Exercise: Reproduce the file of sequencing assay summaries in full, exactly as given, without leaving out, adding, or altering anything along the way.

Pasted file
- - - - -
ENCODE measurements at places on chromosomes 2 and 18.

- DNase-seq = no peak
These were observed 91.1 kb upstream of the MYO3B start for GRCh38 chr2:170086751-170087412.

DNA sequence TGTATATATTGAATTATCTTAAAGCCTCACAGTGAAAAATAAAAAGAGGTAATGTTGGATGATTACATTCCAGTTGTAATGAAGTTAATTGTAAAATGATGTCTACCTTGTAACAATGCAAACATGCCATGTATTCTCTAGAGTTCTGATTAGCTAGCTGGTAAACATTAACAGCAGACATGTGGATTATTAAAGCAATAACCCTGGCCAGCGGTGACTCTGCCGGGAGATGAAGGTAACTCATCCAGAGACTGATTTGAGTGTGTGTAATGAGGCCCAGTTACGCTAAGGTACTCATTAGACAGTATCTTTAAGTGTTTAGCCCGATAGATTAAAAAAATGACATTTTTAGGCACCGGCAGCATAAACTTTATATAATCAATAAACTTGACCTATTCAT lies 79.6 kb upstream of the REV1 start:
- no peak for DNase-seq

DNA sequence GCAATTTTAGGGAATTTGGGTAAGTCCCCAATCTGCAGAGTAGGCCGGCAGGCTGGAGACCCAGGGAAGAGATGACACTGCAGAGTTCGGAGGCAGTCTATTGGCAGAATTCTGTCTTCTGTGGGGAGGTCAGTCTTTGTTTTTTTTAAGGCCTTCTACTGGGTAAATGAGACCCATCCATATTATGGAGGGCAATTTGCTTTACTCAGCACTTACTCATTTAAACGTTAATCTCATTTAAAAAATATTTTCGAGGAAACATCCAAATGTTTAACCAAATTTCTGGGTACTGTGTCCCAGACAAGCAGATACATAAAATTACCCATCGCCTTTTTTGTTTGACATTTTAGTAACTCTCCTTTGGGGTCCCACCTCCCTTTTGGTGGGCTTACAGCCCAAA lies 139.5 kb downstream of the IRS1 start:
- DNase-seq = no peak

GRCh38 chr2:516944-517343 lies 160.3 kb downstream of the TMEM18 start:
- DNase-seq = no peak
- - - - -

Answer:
ENCODE measurements at places on chromosomes 2 and 18.

- DNase-seq = no peak
These were observed 91.1 kb upstream of the MYO3B start for GRCh38 chr2:170086751-170087412.

DNA sequence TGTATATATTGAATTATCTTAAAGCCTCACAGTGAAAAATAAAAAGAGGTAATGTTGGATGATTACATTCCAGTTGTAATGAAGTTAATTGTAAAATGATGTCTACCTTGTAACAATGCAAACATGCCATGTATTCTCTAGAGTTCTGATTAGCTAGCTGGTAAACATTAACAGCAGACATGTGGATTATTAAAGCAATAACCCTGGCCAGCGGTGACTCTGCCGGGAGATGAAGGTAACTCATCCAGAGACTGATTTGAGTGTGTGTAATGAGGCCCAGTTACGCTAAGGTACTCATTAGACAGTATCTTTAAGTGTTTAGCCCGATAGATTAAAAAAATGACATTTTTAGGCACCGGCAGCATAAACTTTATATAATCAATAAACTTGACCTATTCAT lies 79.6 kb upstream of the REV1 start:
- no peak for DNase-seq

DNA sequence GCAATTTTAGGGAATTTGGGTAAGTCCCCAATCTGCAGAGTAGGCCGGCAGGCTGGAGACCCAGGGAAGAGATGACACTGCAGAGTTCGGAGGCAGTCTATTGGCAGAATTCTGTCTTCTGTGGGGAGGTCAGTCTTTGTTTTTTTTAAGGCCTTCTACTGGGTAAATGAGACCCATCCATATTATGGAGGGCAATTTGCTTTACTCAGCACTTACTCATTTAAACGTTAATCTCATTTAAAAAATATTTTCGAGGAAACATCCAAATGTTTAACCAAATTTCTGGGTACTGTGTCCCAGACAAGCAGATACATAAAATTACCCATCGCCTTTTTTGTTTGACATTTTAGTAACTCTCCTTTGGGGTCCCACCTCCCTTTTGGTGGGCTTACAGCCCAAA lies 139.5 kb downstream of the IRS1 start:
- DNase-seq = no peak

GRCh38 chr2:516944-517343 lies 160.3 kb downstream of the TMEM18 start:
- DNase-seq = no peak